From the perspective of Jesus, the Pharisees were somewhat like tutors acting as tyrants. If the kingdom was in their midst, then much of what they were saying and were doing was irrelevant, it was like arguing about phylacteries while a city was pulling down statues of Caesar and manning the walls (Lk 17:20-21). Many Pharisees had forgotten how scripture itself prioritizes righteousness over ritual and love over law (Mt 9:13; 12:7; Lk 11:42). Some had used their position to amass wealth and seek status (Mk 12:38-40; Mt 23:5-12; Lk 16:14-15). Their halakhah was supposed to help with keeping Torah not circumventing it (Mk 7:8-13; Mt 23:16-22), it had become a cumbersome burden (Mt 23:4), and their teaching did match their own example (Mt 7:5/Lk 6:41-42; Mt 23:3). Their yearning for purity and escape from pollution had turned them into, ironically, bad yeast that had spread through all of Israel (Mk 8:15; Lk 12:1). They had succumbed to the temptation of making piety a public performance rather than a true habit of holiness (Mt 6:1-5, 16, 18; 23:5, 28). Their claim to divine favor manifested itself as a claim for social status over others, which was a recipe for hubris, a constant “justifying” of the self and the condemnation of others (Lk 16:14-15; 18:10-14). Such an attitude was manifested in the presumption of favouritism by the elder son in the parable of the lost son (Lk 15:25-32). Against this, Jesus declared that the line between insiders and outsiders had been redrawn, so that while the Pharisees and sinners were indeed on opposite sides, it was kingdom allegiance that made someone an insider, and the Pharisees were on the wrong side of that line! I know many scholars will declare that this material is a post-70 CE Christianized stereotype of the Pharisees, a rhetorical attack without substance, inaccurate as it is anachronistic. Yet rabbi Hillel had purportedly warned of similar things in the decades prior to Jesus: “Do not separate yourself from the community, do not trust in yourself until the day of your death, do not judge your fellow man until you have reached his place” (m.Abot. 2.4). For some Pharisees, Jesus’s message was something, in whole or in part, that they knew they needed to hear, while for others, it was an insult to their honor and a threat to their hegemony as the didactic elite (Lk 11:45, 53-54). It is why many were willing to negotiate with the Sadducees, priests, and Herodians to see the pernicious prophet from Galilee dealt with most severely (Mk 3:6).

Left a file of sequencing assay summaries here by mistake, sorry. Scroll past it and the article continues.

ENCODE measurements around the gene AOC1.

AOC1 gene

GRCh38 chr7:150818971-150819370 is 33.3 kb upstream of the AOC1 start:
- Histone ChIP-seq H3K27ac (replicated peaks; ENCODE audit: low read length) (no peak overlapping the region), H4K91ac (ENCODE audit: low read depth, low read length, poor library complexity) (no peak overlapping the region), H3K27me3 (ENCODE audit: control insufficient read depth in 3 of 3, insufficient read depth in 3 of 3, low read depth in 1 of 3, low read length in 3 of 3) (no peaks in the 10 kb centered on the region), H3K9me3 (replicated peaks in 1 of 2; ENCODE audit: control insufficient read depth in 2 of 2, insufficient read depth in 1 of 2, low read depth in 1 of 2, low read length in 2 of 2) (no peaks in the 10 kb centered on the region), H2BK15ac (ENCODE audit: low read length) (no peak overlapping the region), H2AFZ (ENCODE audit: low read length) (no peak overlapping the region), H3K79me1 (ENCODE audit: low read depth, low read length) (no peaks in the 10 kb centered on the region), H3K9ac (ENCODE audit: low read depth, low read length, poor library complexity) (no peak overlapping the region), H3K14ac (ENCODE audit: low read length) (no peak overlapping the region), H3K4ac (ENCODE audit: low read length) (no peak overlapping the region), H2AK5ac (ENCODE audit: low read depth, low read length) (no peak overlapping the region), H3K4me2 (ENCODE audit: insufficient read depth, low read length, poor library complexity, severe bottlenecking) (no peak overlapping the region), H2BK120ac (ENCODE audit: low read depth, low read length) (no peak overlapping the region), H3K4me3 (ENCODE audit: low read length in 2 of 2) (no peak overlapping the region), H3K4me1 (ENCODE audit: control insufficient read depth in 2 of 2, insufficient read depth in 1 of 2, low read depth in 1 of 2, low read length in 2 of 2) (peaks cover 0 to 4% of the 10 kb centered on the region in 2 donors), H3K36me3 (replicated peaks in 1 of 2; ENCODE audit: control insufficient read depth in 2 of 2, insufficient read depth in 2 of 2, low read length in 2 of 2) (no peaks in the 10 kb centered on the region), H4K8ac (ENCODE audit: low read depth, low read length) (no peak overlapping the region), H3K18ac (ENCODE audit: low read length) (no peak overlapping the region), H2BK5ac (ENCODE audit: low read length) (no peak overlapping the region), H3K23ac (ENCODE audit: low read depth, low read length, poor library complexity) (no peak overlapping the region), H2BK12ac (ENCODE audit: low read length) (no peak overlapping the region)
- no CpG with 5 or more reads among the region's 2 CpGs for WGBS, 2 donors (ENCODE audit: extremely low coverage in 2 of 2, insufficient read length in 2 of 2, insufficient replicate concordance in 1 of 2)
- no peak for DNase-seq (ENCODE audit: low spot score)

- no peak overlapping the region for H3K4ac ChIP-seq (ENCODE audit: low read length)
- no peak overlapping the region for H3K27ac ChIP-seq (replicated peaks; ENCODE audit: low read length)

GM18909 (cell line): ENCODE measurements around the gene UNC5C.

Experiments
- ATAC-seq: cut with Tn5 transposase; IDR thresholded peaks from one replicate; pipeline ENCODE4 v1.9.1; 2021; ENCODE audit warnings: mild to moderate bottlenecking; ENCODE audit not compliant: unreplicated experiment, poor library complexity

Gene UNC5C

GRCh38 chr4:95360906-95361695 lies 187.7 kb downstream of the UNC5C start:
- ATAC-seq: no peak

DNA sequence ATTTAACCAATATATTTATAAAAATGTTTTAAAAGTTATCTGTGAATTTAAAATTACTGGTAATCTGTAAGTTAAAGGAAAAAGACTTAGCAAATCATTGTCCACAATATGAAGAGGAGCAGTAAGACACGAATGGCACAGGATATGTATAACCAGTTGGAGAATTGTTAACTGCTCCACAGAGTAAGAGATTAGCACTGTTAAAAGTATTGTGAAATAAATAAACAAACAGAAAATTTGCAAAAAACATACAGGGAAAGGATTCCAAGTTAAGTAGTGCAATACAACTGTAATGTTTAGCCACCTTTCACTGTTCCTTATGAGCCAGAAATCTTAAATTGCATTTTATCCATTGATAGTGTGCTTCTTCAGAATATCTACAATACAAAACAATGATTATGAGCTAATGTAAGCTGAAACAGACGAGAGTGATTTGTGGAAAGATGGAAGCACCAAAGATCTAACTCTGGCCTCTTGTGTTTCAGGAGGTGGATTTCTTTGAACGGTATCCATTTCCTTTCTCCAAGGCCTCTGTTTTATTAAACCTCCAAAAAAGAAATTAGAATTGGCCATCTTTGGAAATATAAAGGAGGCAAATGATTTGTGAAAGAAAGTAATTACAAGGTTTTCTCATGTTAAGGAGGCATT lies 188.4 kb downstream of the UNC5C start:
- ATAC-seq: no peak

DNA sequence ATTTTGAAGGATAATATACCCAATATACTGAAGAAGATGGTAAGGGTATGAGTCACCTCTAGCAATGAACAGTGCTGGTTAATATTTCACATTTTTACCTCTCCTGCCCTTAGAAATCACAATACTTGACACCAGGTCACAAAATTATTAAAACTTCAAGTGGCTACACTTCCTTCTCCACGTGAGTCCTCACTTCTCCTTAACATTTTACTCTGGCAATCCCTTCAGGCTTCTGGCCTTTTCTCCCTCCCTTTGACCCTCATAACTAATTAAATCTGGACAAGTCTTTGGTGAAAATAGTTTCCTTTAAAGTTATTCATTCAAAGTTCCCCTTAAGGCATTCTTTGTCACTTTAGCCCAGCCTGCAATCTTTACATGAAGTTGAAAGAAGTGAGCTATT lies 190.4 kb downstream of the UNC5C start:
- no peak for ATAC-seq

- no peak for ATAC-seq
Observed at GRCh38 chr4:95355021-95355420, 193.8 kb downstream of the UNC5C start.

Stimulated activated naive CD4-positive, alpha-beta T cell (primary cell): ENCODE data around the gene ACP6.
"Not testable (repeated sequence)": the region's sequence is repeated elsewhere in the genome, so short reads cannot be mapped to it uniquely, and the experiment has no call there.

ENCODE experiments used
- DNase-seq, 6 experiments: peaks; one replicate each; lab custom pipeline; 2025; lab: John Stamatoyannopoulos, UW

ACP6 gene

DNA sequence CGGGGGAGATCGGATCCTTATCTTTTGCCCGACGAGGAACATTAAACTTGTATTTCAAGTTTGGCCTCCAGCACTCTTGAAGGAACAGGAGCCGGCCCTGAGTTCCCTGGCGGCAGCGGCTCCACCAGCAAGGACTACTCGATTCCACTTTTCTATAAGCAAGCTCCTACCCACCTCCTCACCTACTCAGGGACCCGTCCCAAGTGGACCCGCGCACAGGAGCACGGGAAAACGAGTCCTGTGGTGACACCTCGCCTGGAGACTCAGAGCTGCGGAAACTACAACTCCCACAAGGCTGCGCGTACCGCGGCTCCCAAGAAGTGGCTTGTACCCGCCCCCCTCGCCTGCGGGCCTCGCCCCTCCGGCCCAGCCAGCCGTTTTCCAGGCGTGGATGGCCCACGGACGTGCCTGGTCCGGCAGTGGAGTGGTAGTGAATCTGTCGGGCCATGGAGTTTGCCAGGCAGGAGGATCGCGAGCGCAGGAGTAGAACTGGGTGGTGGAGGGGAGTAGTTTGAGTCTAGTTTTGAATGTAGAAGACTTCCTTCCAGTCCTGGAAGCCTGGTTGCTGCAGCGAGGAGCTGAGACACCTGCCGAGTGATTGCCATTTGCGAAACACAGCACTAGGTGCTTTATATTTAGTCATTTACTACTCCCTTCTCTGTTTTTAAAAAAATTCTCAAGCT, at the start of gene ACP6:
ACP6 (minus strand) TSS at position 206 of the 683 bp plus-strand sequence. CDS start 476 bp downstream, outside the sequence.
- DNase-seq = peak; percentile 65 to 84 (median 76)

The difference between Jesus and the Pharisees was not over “What must I do to be saved?” Nor was it about whether Judaism is a “relationship” as opposed to a “religion.” Nor is Jesus attacking the patriarchy and purity of the Pharisees with a view to supplanting it with his own brand of egalitarianism and inclusivist village ethics. The real issues were who speaks for God and what is the program for Israel’s restoration. Jesus competes with the Pharisees for the allegiance of the Galileans and Judeans as to how to love God and how to be faithful to him in light of the kingdom’s coming; a kingdom that comes specifically through his mighty deeds, healings and exorcisms, and even through his own suffering, death, and vindication. Jesus placed himself at the centre of God’s purposes, precisely where the Pharisees thought Torah and the pursuit of priestly-like holiness should be! That was the source of the conflict and why some Pharisees were even willing to cooperate with Herodians and high priests to have Jesus disposed of. He was not only a rival, but he was potentially leading the nation astray as either a false prophet or messianic pretender.
 The chief priest and Pharisees were natural rivals, but they could come together to deal with certain crises, as they did at the beginning of the Judean rebellion against Rome according to Josephus (War 2.411).
 Sanders 1985, 281.